Lilies of the Field (Widescreen) (Sous-titres français) [Import]
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Sidney Poitier won an Oscar for this endearing movie about a handyman who thinks he's just passing through a little town in New Mexico, and ends up staying awhile to build a chapel for a cluster of German-speaking nuns. The renowned actor is highly entertaining in his combative exchanges with Lilia Skala, playing a Mother Superior who survived Hitler and makes no bones about bullying the goodhearted, itinerant worker into doing more and more for her. The film has an ambling, easygoing style with several memorable moments, not least of all is Poitier leading his holy hostesses through verses of the gospel song "Amen." Lilies is directed by the late Ralph Nelson, a pioneering director of live television who also made a number of popular feature films with notable performances (Jackie Gleason in Requiem for a Heavyweight, Cary Grant in Father Goose, Cliff Robertson in Charly) in the 1960s and 1970s. --Tom Keogh --This text refers to an out of print or unavailable edition of this title.
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The German Sisters feel that (Sidney) is a God-send. This is the man who will build their chapel, their black angel, God's carpenter. ALLELUIA!!!!!!!!!!
(Sidney) tries to leave many times, but God's plan is so apparent that something always stands in his way...not only that, but the sisters make him feel guilty about leaving. He was sent to them from GOD.
The relationship that develops between he and the sisters is beautiful and humorous at times. When he sings 'AMEN' one cannot help but Know he was meant to be there.
This is a movie about faith and love. How the most unconventional relationships can be the most fulfilling, brilliant, Godly, unforgotten.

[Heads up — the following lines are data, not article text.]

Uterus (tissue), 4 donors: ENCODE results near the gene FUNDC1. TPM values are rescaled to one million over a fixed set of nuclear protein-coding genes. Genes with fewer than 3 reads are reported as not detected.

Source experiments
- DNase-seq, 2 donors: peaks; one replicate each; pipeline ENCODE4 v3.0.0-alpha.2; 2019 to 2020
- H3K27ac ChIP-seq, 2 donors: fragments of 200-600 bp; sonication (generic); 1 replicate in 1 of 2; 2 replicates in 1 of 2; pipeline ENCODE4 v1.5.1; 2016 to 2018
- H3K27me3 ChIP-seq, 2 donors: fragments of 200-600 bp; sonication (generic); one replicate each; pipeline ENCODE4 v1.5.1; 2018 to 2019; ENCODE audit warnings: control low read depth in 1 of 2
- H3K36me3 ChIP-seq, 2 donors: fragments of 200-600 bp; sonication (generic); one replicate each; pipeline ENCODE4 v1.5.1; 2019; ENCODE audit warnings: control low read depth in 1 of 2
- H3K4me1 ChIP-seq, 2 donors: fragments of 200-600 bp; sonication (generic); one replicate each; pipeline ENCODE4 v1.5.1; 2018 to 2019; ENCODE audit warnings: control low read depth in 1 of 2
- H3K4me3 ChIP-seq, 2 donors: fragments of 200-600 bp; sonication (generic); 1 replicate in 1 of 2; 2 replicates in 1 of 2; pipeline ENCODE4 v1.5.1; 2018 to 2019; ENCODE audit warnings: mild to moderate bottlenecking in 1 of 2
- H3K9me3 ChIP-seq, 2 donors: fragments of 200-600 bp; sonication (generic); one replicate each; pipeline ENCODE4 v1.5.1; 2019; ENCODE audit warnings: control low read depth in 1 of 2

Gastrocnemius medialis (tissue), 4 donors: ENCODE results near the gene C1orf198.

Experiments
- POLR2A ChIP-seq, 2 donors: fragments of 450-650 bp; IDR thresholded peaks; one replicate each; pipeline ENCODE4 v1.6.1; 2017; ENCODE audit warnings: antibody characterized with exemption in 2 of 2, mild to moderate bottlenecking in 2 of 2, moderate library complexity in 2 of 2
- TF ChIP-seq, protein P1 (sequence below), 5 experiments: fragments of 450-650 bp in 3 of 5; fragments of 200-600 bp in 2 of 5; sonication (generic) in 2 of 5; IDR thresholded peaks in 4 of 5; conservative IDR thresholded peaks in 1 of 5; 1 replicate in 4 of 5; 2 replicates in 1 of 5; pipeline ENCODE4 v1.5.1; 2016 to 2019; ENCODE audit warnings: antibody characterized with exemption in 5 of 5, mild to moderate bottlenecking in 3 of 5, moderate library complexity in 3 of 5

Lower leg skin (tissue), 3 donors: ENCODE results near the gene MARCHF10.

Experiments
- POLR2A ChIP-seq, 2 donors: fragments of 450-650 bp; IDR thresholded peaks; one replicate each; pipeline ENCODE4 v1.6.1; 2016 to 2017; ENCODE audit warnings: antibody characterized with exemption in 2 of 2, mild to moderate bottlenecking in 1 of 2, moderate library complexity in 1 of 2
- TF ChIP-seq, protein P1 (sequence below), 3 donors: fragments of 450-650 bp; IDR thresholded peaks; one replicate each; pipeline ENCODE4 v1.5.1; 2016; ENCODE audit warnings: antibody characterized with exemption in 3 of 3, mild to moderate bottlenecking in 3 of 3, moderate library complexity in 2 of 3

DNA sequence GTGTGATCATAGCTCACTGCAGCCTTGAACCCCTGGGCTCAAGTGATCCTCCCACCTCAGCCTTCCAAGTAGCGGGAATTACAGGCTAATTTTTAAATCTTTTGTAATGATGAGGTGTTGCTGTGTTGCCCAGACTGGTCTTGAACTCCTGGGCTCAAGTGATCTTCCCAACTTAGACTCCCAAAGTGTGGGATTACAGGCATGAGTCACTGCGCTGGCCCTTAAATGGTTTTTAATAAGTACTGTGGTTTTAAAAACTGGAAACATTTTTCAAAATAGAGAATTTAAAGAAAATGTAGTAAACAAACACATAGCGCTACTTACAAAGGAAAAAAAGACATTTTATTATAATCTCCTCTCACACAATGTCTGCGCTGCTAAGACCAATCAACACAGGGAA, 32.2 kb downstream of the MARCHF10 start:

A simple man passing through town learns that living for himself is not enough. He is in town long enough to build a chapel, build relationships, find a purpose.
When the chapel is built, he leaves once again to find whatever it was he was searching for...
but the viewer knows he shall never be the same. AMEN
One key reason why I enjoyed "Lilies of the Field" is because my favorite films are character-centred dramas (especially black and white ones!). This is just one in a list of such films released under MGM's "Vintage Classics" DVD label, joining the ranks of such greats as "12 Angry Men", "Birdman of Alcatraz" and "Elmer Gantry". They are simple, well-scripted and directed films that, when all is said and done, sink or swim on the quality of one thing: an actor's performance, in this case the legendary Sidney Poitier. He carries the character of Homer Smith with expert precision, neither making him overly-compassionate or overly-selfish (a lesser actor might have gone one of these two directions), and very much deserving of the Academy Award he won. He is of course joined by several quality supporting actors, most notably Lilia Skala as the cantankerous Mother Maria and Stanley Adams in a rare dramatic role as the gas station owner, Juan.